in reply to Stopping execution of an eval statement

While this isn't what you asked, your evaluate() routine only works in this case by accident of positioning. When it eval's your code, it can only see the lexical $x because the evaluate() subroutine happens to be in the same scope as the original declaration. If you moved the evaluate() subroutine above $x's declaration or out of scope entirely (say, into a library file) things break.

#!/usr/bin/perl -w use strict; sub evaluate{ my $perl=shift || return; print "evaluate\n$perl\n\n"; my $rtn=eval($perl); if($@){return $@;} return $rtn; } my $x=42; my $evalstatement=q| $x; |; print evaluate($evalstatement);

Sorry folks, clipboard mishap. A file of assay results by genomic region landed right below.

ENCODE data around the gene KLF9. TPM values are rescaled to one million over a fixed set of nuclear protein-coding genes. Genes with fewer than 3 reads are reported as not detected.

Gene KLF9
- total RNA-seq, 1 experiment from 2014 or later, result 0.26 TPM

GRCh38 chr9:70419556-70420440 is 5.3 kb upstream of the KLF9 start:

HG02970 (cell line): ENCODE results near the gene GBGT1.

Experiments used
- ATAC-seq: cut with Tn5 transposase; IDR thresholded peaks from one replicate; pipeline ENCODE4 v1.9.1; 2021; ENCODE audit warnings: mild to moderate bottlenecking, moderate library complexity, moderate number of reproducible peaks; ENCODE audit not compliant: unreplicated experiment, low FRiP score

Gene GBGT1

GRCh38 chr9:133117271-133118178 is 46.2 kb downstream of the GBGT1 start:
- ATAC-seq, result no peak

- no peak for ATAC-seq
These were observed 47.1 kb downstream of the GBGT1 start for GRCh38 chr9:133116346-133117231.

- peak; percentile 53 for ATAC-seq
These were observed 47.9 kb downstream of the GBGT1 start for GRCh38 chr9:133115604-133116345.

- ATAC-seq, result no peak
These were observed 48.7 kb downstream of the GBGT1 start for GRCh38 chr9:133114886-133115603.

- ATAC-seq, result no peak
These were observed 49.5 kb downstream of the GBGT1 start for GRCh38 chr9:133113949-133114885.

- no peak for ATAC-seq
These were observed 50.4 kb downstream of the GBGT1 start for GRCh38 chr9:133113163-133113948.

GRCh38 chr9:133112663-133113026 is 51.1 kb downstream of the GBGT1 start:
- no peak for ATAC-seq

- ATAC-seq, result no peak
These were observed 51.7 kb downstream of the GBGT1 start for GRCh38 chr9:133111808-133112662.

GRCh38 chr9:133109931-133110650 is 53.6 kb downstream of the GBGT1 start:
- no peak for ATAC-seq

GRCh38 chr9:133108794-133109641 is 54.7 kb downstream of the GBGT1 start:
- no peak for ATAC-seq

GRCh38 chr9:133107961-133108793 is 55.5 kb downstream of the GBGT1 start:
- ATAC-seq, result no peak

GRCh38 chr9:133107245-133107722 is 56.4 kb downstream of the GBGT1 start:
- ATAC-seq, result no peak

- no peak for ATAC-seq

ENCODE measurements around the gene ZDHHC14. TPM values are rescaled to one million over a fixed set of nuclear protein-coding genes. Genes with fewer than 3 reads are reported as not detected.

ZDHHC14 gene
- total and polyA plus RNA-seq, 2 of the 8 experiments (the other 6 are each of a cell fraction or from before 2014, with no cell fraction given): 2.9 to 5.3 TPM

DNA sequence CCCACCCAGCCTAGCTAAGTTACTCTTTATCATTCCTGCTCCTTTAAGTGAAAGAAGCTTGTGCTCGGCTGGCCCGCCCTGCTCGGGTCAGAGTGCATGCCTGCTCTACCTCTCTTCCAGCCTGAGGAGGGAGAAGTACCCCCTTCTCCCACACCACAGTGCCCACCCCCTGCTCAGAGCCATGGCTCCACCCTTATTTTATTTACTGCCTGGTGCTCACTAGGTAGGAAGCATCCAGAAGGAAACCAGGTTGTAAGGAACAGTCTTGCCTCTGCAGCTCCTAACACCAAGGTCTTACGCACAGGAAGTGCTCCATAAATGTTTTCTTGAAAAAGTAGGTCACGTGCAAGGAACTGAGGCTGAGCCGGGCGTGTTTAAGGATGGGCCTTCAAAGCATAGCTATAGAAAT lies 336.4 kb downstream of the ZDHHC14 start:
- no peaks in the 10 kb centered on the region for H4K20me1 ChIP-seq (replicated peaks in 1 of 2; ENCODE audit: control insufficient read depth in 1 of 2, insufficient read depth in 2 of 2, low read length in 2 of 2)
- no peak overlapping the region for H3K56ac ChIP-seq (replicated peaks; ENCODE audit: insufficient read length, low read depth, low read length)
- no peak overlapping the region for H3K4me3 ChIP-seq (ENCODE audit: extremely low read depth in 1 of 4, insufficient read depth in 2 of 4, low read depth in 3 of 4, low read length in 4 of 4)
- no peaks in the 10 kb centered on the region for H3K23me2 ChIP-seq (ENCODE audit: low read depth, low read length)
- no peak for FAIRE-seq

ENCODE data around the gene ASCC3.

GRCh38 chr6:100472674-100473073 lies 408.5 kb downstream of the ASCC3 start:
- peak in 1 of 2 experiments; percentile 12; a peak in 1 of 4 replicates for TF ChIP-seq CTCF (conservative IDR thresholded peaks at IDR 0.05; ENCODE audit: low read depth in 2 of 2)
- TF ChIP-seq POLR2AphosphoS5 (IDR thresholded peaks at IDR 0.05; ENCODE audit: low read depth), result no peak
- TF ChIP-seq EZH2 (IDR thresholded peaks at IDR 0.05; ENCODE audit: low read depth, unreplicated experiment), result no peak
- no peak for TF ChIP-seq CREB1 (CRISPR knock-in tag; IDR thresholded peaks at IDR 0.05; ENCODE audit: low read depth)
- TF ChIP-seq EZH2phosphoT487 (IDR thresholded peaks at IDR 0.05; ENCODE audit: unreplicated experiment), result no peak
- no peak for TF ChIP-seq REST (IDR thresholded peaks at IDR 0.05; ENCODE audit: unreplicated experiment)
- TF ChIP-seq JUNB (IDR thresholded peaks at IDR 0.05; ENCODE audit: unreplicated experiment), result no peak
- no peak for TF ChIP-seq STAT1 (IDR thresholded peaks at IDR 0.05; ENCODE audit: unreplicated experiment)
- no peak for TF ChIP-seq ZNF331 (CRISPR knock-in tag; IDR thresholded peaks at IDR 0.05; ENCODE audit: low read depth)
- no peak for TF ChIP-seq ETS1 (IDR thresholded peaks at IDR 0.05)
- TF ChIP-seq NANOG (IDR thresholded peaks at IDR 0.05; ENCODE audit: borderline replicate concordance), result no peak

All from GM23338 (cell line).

evaluate $x; Global symbol "$x" requires explicit package name at (eval 1) line 2.

For lexical purposes the code is executed at the point eval() is run, not where evaluate() is called. You can't safely use lexicals in code eval'd somewhere else which means you can't safely have a subroutine which takes any ol code as an argument and eval's it.

Also your eval code would be a lot simpler with q{}.